No Place Project
The No Place Project is a narrative photography project that documents contemporary locations where anti-Chinese violence took place in the late 19th and early 20th centuries in North America. The photographs are combined with stories about the events that happened at those sites.
From 1850 to 1910 a violent anti-Chinese movement in this country instigated forced removals of entire Chinese communities, major riots against Chinese residents and even horrific massacres of Chinese immigrants. Some of these actions, such the riot in Rock Springs, Wyoming, were among the most violent events in American history, yet few people are aware of this part of our American culture.
I have spent more than eight years researching and documenting the exact locations of many of these events, tracing the history of the past to the landscapes of today. Unlike many historical sites, there has been little recognition of the specific places where these events took place. For most sites there are no plaques or markers, no guidebook references – nothing at all to indicate what happened. I have recorded these seemingly commonplace scenes and combined them with written descriptions of what took place there. The photographs and the text together are integral parts of the documentation for this project.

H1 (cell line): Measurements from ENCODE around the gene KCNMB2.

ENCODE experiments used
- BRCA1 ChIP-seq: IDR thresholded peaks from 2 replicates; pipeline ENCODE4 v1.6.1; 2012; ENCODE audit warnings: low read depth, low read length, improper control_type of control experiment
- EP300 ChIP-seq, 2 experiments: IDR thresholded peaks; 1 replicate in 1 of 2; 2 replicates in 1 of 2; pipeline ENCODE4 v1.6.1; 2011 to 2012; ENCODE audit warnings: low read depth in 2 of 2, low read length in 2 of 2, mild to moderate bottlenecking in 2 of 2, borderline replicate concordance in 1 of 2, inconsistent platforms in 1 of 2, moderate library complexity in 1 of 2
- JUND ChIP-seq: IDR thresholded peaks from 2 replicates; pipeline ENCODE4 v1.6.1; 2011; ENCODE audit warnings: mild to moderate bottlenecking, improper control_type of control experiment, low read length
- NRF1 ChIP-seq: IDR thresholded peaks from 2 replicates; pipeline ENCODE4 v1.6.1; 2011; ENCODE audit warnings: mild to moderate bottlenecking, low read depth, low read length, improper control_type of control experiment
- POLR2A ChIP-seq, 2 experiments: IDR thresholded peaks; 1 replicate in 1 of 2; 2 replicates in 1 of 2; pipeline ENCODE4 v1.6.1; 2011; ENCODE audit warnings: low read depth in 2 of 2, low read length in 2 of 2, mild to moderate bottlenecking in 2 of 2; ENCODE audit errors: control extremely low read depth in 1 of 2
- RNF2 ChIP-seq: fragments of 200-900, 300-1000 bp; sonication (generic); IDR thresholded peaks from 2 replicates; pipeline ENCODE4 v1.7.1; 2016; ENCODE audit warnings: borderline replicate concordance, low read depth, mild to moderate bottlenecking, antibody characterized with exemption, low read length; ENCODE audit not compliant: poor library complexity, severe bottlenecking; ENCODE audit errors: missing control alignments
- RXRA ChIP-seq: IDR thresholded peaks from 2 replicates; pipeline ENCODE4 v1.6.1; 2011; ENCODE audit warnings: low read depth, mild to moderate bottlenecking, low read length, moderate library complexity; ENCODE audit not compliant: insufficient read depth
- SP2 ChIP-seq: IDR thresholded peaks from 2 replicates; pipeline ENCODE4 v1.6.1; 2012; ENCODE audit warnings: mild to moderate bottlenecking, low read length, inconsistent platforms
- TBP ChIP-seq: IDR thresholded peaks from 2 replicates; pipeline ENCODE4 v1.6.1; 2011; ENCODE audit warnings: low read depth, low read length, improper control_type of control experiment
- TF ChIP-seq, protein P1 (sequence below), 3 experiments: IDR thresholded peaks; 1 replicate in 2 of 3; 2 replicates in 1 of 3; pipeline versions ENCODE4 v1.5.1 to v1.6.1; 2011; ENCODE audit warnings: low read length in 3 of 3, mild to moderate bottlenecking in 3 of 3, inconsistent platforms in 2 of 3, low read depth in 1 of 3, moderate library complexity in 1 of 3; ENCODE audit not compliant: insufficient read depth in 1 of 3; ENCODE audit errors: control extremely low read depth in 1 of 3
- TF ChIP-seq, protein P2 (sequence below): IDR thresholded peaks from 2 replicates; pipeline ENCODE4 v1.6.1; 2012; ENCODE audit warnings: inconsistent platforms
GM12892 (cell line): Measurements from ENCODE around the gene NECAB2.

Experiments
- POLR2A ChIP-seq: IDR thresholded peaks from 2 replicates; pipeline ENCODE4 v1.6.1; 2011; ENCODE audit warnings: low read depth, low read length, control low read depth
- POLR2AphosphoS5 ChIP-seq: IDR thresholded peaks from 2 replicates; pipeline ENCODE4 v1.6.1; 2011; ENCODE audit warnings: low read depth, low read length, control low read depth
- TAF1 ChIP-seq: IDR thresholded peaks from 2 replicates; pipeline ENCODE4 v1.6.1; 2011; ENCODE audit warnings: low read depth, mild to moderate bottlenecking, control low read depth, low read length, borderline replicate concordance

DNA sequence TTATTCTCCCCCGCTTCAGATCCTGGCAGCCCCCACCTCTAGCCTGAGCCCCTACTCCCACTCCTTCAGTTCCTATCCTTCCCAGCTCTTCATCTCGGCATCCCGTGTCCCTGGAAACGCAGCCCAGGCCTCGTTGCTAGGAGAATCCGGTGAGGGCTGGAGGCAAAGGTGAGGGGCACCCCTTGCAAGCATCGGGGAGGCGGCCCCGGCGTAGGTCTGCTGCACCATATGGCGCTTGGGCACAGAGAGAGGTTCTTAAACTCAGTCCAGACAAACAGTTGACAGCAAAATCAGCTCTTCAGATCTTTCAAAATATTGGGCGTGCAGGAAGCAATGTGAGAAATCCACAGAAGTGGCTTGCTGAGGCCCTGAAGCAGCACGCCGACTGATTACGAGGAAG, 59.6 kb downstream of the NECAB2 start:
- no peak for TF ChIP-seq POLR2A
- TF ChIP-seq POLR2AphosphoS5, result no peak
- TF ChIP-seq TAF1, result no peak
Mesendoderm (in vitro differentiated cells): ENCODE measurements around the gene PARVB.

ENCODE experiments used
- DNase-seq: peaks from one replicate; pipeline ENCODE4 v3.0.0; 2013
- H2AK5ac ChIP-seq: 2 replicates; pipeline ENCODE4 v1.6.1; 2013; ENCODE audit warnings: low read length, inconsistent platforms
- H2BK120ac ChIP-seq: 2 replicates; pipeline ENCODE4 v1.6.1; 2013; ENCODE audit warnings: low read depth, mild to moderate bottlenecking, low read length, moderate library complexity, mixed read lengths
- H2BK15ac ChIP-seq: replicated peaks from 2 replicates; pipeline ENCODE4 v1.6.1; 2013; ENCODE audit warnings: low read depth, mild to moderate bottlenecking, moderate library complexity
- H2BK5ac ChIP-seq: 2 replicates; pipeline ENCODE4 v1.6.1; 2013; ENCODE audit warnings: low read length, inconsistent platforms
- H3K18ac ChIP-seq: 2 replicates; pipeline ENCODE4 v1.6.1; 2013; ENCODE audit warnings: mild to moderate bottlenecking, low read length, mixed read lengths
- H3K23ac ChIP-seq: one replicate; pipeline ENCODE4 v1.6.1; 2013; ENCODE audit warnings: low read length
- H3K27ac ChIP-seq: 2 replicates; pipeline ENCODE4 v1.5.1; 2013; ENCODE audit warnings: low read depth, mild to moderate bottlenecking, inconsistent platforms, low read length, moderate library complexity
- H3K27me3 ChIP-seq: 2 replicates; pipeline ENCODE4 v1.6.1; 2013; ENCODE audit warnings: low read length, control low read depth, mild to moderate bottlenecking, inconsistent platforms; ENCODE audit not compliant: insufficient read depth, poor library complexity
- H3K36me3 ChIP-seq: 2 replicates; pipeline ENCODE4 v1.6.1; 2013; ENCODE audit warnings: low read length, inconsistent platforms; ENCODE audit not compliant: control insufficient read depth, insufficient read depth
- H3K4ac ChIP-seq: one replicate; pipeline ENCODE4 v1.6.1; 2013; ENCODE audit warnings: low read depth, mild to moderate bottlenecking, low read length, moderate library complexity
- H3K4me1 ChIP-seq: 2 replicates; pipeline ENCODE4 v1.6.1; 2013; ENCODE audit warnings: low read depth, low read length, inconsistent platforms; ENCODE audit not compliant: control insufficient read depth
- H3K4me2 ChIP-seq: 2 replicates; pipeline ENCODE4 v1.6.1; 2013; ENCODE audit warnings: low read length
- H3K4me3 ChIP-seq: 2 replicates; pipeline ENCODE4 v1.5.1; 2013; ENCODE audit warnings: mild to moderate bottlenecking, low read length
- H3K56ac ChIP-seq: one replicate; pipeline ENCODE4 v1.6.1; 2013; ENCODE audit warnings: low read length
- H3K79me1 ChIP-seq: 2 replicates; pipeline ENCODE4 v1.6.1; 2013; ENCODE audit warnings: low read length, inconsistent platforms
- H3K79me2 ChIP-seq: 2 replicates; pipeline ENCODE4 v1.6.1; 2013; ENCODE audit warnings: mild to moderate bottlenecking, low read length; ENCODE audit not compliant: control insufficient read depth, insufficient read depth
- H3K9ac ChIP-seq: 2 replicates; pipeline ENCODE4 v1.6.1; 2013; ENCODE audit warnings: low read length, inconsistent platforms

Throw Away Society
Over a period of three weeks I spent many hours watching and photographing as ton after ton of waste was dumped by garbage trucks, private haulers and ordinary citizens. I was struck by both the casualness with which most people discard things and efficiency of our waste disposal system. As soon as loads were dumped, giant bulldozers moved in to crush and shove the piles away in order to make room for the next loads. In most cases I had no more than a few seconds to shoot a scene before it disappeared forever.
This project is a continuation of what I began with Throw-Away Society. In this series sofas are transformed from ordinary household furniture into random works of public art, placed anonymously on sidewalks and street corners for others to consider in passing. As sculptures created by our consumptive society , they tell us things about ourselves – about what we value and what we want. Most of them appeared only for a day or two, and then they were gone.
End of Season
End of Season is a commentary on the stages of life. It is a response to my own aging process and to our society's obsession with youth and beauty. There is a grace and refinement in every age, yet when life of any kind comes to an end too often we tend to look away. I was reminded of this when I spent some time wandering in local community gardens, watching as plants transition from summer bloom to decaying residue within the course of a few months. The gardens became metaphors for my own life, the transitions I have already experienced and those yet to come. The plants taught me there is beauty at every stage of life and death, with equal enchantment on both ends of the spectrum.